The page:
Vega Wave Systems, Inc.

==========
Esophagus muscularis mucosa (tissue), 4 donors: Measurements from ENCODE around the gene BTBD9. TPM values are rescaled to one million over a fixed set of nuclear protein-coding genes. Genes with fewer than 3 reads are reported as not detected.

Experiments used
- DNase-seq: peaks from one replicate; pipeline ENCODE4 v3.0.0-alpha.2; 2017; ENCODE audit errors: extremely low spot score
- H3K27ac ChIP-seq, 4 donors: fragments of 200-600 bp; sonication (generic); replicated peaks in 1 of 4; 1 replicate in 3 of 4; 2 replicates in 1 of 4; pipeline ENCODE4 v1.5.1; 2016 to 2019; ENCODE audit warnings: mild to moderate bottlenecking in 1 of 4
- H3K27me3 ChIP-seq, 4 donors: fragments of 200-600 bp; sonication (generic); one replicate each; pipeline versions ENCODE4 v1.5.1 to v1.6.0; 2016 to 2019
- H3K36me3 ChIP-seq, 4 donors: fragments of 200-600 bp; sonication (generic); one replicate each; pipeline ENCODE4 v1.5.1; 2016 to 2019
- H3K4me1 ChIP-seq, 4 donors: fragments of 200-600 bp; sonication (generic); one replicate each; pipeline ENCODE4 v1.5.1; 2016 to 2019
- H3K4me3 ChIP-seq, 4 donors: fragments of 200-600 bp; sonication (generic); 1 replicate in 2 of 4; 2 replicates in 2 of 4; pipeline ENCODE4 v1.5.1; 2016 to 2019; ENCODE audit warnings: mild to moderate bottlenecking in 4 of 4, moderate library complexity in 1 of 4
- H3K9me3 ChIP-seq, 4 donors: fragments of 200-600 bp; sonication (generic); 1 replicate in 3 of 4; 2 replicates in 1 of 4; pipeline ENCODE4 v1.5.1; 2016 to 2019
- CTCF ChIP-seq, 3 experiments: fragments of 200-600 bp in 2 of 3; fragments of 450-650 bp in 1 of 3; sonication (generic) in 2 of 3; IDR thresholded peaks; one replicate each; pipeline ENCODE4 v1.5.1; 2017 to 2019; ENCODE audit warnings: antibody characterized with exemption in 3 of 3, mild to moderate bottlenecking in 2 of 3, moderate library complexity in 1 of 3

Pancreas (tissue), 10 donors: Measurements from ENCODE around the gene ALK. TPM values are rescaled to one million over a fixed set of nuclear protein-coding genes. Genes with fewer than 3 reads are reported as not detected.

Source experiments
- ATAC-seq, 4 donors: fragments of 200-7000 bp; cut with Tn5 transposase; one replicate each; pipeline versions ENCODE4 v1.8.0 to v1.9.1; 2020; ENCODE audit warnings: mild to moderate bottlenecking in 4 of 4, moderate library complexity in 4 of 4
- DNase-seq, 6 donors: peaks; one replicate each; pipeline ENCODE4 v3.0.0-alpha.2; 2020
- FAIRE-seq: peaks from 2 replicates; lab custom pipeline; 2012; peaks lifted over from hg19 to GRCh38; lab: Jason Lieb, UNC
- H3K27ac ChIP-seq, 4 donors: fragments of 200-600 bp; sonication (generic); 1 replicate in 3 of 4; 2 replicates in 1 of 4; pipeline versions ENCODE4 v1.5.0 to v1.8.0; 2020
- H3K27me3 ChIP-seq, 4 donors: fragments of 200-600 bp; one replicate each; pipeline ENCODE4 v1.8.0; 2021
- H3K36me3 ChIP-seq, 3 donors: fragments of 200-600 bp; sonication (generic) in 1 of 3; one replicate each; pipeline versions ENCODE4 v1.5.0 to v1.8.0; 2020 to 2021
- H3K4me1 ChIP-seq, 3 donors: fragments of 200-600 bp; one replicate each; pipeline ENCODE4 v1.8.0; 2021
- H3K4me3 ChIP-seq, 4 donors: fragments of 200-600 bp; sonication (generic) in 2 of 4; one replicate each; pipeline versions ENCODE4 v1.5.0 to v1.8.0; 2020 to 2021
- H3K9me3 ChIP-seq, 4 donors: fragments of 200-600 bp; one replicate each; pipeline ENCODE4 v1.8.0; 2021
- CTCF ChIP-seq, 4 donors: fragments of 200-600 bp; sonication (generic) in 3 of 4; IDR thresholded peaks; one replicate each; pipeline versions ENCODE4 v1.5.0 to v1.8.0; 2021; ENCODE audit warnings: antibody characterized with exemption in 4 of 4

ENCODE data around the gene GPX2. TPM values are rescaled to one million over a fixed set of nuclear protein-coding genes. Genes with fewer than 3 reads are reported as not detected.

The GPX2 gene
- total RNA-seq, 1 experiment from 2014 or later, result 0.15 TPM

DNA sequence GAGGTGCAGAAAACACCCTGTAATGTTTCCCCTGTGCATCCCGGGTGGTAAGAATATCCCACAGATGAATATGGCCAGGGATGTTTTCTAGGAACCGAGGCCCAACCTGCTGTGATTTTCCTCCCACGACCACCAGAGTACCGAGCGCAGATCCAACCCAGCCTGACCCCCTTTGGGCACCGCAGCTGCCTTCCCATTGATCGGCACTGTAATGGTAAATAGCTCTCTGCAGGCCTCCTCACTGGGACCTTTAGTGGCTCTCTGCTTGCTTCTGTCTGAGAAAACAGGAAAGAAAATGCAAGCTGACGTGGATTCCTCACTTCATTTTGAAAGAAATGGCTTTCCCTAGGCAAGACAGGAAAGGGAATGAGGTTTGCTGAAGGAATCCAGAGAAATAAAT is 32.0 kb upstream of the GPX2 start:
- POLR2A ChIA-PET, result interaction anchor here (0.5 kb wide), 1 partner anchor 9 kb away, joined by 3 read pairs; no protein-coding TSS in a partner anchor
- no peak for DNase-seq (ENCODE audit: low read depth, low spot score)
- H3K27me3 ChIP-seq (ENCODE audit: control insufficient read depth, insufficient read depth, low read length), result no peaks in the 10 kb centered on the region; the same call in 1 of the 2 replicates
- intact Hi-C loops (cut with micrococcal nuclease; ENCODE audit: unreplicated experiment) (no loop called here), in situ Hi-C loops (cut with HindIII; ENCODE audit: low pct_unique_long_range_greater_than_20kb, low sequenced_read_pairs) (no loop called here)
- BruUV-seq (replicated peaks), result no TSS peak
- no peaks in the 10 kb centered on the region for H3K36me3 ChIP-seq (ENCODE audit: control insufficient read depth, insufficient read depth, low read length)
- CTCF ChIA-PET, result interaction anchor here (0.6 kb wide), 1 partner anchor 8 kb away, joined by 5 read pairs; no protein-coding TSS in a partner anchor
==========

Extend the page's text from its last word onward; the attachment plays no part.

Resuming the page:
Dr. Moretti received his B.S. degree in Physics from Iowa State University in 1976. He received his M.S. degree (1979) and Ph.D. (1985) in Physics from Purdue University. After graduation, Dr. Moretti joined Amoco Technology Company in Naperville, IL as a Research Scientist working on superlattice and quantum well material and their use in fabricating optoelectronic devices for use in transceiver modules up to 10 Gb/s. This included high speed hybrid externally modulated laser (EML) subassemblies and micron precision packaging technology utilizing silicon v-groove optical benches for their assembly. In 1995, Dr. Moretti was hired by Molex Inc. to start up a business unit for high speed optical transceivers. He led this business unit, first as director, and then as vice president until its sale to Emcore Corp. While at Molex, several gigabit/s speed and higher optical transceivers were developed and successfully commercialized, including 1x9s, GBICs, and parallel optic modules. These products had cumulative revenues of $35 million for which Dr. Moretti had P&L responsibility. In late 2003 Emcore purchased the Molex development team for the LX4 10Gb/s transceiver module, which Emcore has had great success in commercializing. While at Emcore, Dr Moretti was responsible for manufacturing of the LX4 transceivers and for development of new 10Gb/s and high speed products which have resulted in cumulative revenues of $55 million. Dr. Moretti has recently joined Vega Wave Systems, Inc., as Vice President of Engineering. Vega Wave Systems, Inc, a company focused on integrated photonic components and subsystems for optical and wireless communications applications. Dr. Moretti is a member of the IEEE.